Cuisine in Portugal is characterized by rich, filling, and full-flavored dishes and is an example of Mediterranean cuisine. Mutual influence between Portuguese and Spanish cuisine is common. The influence of Portugal’s former colonial possessions is also noted, especially in the wide variety of spices used. These spices include piri piri (small, fiery chili peppers) and black pepper, as well as cinnamon, vanilla, and saffron. Olive oil is one of the bases of Portuguese cuisine both for cooking and flavoring meals. Garlic is widely used, as are herbs such as coriander and parsley.
Breakfast is traditionally just coffee and a bread roll. Lunch, often lasting over an hour is served between noon and 2 o’clock or between 1 and 3 o’clock, and dinner is generally served late, around or after 8 o’clock.
There are three main courses; lunch and dinner usually include soup. A common soup is caldo verde with potato, shredded cabbage, and chunks of chouriço sausage. Among fish recipes, bacalhau (cod) dishes are pervasive. The most typical desserts are rice pudding (decorated with cinnamon) and caramel custard, but they also often include a variety of cheeses. The most common varieties are made from sheep or goat’s milk, and include the queijo da serra from the region of Serra da Estrela. Many of the country’s typical pastries were created by nuns in the 18th century, which they sold as a means of supplementing their incomes. Many of their creations, often with a high content of eggs and sugar in the composition, have related names like barriga de freira (nun’s belly), papos de anjo (angel’s chests), and toucinho do céu (bacon from heaven). A popular pastry is the pastel de nata, a small custard tart sprinkled with cinnamon.
Fish and Seafood
Portugal is a seafaring nation with a well-developed fishing industry and this is reflected in the amount of fish and seafood eaten. The country has Europe’s highest fish consumption per capita and is among the top four in the world for this indicator. Fish is served grilled, boiled (including poached and simmered), fried or deep-fried, stewed (often in clay pot cooking) or even roasted. Foremost amongst these is bacalhau (cod), which is the type of fish most consumed in Portugal. It is said that there are more than 365 ways to cook cod, one for every day of the year. Cod is almost always used dried and salted because the Portuguese fishing tradition in the North Atlantic developed before the invention of refrigeration – therefore it needs to be soaked in water or sometimes milk before cooking. The simpler fish dishes are often flavoured with virgin olive oil and white wine vinegar.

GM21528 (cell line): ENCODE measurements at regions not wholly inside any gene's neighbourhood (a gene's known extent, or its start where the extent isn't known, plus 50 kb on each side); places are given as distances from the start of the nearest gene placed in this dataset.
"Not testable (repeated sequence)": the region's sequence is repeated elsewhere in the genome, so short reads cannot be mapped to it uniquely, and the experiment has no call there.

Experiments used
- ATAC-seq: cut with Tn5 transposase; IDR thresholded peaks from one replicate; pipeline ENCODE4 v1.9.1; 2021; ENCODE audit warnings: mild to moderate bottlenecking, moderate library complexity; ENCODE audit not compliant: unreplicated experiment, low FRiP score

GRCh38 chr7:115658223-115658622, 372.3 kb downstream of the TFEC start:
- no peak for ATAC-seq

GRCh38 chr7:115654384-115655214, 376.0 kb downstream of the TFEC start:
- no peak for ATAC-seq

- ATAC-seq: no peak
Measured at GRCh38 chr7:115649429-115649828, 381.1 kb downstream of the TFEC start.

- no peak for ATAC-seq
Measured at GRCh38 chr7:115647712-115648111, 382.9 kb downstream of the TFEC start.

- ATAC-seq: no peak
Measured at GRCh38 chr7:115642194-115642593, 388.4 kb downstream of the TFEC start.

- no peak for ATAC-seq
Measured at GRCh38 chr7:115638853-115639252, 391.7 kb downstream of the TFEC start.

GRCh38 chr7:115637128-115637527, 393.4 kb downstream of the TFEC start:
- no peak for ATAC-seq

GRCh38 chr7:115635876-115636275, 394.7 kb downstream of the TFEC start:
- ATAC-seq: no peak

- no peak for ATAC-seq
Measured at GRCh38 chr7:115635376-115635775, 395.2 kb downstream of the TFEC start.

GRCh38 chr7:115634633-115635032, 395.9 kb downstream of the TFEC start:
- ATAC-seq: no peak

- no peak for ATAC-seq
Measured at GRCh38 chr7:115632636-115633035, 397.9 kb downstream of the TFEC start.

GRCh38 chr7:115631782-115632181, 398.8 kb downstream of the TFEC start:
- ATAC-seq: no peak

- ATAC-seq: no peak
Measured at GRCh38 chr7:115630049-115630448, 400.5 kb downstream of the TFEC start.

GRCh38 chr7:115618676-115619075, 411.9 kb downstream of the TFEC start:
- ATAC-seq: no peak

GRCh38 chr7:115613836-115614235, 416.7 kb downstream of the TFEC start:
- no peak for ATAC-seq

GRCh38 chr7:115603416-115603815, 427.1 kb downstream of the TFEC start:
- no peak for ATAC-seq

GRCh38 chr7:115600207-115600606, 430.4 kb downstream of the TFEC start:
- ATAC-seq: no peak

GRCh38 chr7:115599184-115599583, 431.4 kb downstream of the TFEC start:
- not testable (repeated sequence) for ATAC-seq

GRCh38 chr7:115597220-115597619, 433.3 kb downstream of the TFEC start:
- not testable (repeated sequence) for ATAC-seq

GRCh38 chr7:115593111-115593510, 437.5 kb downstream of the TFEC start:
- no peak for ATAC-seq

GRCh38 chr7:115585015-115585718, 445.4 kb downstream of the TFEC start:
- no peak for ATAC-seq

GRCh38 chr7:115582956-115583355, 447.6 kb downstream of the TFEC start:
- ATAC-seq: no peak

Portugal has been fishing and trading cod since the 15th century and this cod trade has almost epic contours. Also popular are fresh sardines (especially when grilled as sardinhas assadas), octopus, squid, cuttlefish, crabs, shrimp and prawns, lobster, spiny lobster, and many other crustaceans such as barnacles and goose barnacles, hake, horse mackerel (scad), lamprey, sea bass, scabbard (especially in Madeira) and a great variety of other fish and shellfish and molluscs, such as clams, mussels, oysters, periwinkles, and scallops. Caldeirada is a stew consisting of a variety of fish and shellfish with potatoes, tomato and onion.
Sardines used to be preserved in brine for sale in rural areas. Later, sardine canneries developed all along the Portuguese coast. Ray fish is dried in the sun in Northern Portugal. Canned tuna is widely available in Continental Portugal. Tuna used to be plentiful in the waters of the Algarve. They were trapped in fixed nets when they passed the Portuguese southern coast to spawn in the Mediterranean, and again when they returned to the Atlantic. Fresh tuna, however, is usually eaten in Madeira and the Algarve, where tuna steaks are an important item in local cuisine. Canned sardines or tuna, served with boiled potatoes and eggs, constitute a convenient meal when there is not time to prepare anything more elaborate.
Meat and Poultry
Eating meat and poultry on a daily basis was historically a privilege of the upper classes. Meat was a staple at a nobleman’s table during the Middle Ages. A common Portuguese dish, mainly eaten in winter, is the cozido à Portuguesa, which somewhat parallels the French pot au feu, the Spanish cocido, the New England boiled dinner or the Costa Rican casado. Its composition depends on the cook’s imagination and budget. A really lavish cozido may take beef, pork, salt pork, several types of enchidos (such as cured chouriço, morcela and chouriço de sangue, linguiça, farinheira, etc.), pig’s feet, cured ham, potatoes, carrots, turnips, chickpeas, cabbage and rice. This would be originally a favourite food of the affluent farmer, which later reached the tables of the urban bourgeoisie and typical restaurants.